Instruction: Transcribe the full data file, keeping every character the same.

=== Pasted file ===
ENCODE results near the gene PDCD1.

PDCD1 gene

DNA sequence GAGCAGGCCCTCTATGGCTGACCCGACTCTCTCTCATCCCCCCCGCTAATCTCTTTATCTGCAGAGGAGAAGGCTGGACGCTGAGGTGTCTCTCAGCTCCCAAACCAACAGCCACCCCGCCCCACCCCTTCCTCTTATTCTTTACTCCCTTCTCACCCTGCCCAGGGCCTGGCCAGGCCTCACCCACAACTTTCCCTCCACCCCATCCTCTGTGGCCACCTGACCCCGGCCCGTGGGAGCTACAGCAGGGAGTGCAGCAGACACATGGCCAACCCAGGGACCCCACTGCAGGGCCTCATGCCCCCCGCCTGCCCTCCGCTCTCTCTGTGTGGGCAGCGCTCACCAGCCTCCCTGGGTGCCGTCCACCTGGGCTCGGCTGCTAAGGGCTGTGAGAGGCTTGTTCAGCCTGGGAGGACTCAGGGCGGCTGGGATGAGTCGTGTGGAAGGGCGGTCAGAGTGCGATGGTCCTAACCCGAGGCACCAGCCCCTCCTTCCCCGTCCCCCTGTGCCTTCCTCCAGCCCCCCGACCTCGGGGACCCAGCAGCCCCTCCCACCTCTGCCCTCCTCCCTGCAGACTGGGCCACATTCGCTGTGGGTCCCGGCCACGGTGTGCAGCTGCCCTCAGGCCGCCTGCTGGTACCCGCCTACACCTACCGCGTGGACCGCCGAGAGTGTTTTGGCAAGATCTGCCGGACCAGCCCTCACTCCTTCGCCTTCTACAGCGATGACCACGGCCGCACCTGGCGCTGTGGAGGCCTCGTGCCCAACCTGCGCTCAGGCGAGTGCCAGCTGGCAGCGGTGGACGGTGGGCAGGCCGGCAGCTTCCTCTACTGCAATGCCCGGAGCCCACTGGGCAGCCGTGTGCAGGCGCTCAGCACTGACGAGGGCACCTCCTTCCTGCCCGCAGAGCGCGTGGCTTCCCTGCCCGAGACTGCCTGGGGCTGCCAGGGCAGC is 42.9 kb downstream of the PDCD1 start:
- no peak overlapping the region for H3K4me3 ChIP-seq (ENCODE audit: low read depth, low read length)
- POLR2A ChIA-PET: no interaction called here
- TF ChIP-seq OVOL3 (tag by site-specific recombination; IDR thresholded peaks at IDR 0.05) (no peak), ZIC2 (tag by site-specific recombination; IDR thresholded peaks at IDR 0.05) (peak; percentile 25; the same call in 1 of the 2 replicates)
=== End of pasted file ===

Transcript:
ENCODE results near the gene PDCD1.

PDCD1 gene

DNA sequence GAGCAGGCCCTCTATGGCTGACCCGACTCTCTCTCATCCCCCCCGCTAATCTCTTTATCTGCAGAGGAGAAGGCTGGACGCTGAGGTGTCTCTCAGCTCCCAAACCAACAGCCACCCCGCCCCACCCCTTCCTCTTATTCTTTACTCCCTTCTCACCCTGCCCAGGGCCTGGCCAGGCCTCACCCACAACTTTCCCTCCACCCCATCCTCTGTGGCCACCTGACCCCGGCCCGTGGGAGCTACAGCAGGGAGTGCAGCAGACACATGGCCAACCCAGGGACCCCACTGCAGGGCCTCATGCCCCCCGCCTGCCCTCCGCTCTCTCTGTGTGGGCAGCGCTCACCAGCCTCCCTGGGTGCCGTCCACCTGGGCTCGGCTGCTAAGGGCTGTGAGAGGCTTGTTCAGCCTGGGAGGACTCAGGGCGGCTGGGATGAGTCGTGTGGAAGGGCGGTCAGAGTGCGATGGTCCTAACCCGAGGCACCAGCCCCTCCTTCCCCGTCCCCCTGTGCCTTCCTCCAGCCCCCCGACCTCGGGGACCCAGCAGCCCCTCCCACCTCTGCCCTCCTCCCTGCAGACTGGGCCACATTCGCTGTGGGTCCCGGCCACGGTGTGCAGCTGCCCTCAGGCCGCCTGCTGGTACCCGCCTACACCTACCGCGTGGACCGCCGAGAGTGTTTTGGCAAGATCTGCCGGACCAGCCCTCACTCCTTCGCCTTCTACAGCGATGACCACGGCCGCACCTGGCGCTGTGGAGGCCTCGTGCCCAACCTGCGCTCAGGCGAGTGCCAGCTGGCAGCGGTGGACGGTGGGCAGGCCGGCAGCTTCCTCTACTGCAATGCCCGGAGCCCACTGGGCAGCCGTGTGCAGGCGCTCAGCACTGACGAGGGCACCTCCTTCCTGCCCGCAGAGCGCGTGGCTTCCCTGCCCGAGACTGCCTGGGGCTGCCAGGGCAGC is 42.9 kb downstream of the PDCD1 start:
- no peak overlapping the region for H3K4me3 ChIP-seq (ENCODE audit: low read depth, low read length)
- POLR2A ChIA-PET: no interaction called here
- TF ChIP-seq OVOL3 (tag by site-specific recombination; IDR thresholded peaks at IDR 0.05) (no peak), ZIC2 (tag by site-specific recombination; IDR thresholded peaks at IDR 0.05) (peak; percentile 25; the same call in 1 of the 2 replicates)